14. 14. Any PLBW and PLBW cases showedsignificantly greater probing depth andattachment loss, increased anaerobic bacterialcounts.
  15. 15. Effects of periodontal therapy on rate of preterm delivery A randomized controlled trialThe rate of preterm delivery for the treatmentgroup was13.1% and 11.5% for the control group(P=.316): no stastically difference Obstet Gynecol. 2009 Sep.; 114(3): 551-559
  16. 16. Dental caries
  17. 17. Dental caries(tooth decay) the acquisition of infection with Streptococcus mutans to pathogenic levels frequent and prolonged exposure to caries-promoting carbohydrates rapid demineralization of enamel, if unchecked, leads to cavitations. Caufield PW. et al. J Dent Res 1993; 72(1):37-45.
  18. 18. Pregnant woman’s dental caries risk mayincrease1. the consumption of small, frequent, carbohydrate-rich meals2. increased acid in the mouth from vomiting3. a lack of attention to proper hygiene duringpregnancy Silk H. et al. Am Fam Physician 2008;77(8):1139-1144.
  19. 19. vertical transmission Streptococcus mutans International Journal of Paediatric Dentistry 2002; 12: 2–7
  20. 20. 60 50 40 S. mutans 30colonization 20 10 18 months 0 36 months score 0 score 1 score 2 score 3 MS score(S. mutans)
  21. 21. DNA fingerprinting studiesgenotype matches between mothers and infants in over70 percent of cases Caufield PW. N Y State Dent J 2005; 71(2):23-27.
  22. 22. Mothers strong need for counseling onhow to avoid early transmission ofcariogenic bacteria to their offspring.
  23. 23. Inflammation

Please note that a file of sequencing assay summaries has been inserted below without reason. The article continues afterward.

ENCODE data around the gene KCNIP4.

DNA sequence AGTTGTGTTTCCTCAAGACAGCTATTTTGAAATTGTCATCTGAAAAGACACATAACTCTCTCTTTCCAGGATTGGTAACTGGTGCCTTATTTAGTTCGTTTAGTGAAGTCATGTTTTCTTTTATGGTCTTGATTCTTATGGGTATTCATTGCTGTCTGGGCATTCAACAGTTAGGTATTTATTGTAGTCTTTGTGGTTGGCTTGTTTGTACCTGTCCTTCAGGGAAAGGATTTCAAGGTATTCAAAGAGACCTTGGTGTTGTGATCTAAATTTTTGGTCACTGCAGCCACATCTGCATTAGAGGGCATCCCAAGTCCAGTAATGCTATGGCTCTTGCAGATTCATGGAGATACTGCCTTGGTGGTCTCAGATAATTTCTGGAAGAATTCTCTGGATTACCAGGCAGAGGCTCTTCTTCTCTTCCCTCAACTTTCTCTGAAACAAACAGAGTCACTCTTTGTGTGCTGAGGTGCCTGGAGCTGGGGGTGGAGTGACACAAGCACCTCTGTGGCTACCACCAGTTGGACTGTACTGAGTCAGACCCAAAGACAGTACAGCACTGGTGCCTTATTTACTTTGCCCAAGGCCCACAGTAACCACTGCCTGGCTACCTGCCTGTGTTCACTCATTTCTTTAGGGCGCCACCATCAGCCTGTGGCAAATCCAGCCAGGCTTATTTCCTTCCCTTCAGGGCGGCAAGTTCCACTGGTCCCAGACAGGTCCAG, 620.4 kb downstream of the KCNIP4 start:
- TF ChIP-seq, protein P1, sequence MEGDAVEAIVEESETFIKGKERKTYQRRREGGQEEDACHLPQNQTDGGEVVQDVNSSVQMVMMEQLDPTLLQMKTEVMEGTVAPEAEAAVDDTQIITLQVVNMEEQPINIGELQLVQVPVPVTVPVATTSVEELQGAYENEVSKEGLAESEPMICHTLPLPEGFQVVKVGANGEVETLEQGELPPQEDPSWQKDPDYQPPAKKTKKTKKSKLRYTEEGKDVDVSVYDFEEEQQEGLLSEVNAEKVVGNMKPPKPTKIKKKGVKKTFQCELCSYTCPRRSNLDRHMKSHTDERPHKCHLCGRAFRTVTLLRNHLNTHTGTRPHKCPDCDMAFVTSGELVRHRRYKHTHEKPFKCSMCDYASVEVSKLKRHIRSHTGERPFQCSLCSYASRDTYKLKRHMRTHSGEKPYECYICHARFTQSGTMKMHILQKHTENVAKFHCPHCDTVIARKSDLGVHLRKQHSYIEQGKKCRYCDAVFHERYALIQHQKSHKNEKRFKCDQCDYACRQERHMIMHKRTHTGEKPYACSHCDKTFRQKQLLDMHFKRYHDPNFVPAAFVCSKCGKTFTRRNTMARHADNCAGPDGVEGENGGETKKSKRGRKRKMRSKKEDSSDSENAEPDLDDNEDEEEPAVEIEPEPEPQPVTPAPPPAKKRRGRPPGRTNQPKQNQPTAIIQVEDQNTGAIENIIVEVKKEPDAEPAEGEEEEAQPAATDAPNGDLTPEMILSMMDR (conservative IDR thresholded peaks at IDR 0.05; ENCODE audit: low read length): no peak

24. 24. Erosion
  25. 25. Changes in diet and oral hygiene.Nausea and vomiting in pregnancy cancause extensive erosion.
  26. 26. Hyperemesis gravidarumsevere form of NVP(nausea and vomiting duringpregnancy) that occurs in about 0.3-2.0% of pregnancies,and may lead to surface enamel loss primarily throughacid-induced erosion
  27. 27. 1. Eating small amounts of nutritious yet noncariogenicfoods2. Using a teaspoon of baking soda (sodium bicarbonate)in a cup of water to rinse and spit after vomiting- avoiding tooth brushing directly after vomiting as theeffect of erosion can be exacerbated by brushing analready demineralized tooth surface
  28. 28. Safety
  29. 29. the amount of radiation 18 intraoral dental radiographs(with a lead apron) - 0.0000001Gy (fetal embryonic dose)Dental diseases in Gleichner. Principles and practice of medical therapy in pregnancy. Stanford, Conneticut: Appleton & Lange, 1998:1093-1095
  30. 30. Restorative Materials dental amalgam, gold, compositefillings : class II medical devices(FDA)
  31. 31. EDT in pregnant women at 13 to 21 weeks’gestation was not associated with anincreased risk of experiencing seriousmedical adverse events or adversepregnancy outcomes.
  32. 32. Barriers to careBarriers to care fear of lawsuitssystems barriers Education and training “teachable moment”provider barriers financial pressures beliefs and customspatient barriers
  33. 33. American Academy of Periodontology Statement Regarding Periodontal Management of the Pregnant Patient Periodontal health is a component of general health. Prevention and treatment of periodontal diseases are important to maintain to maintain health. For pregnant women, proper periodontal examinationand treatment, if indicated, can have a beneficial effect on the health of their babies. c
  34. 34. Thank you for your QuickTime쥉곜 Photo - JPEG ?쫯 ?《콆겙 올 교릨역 쓲콆 욀? 쳽?쳮쪣쪦. attention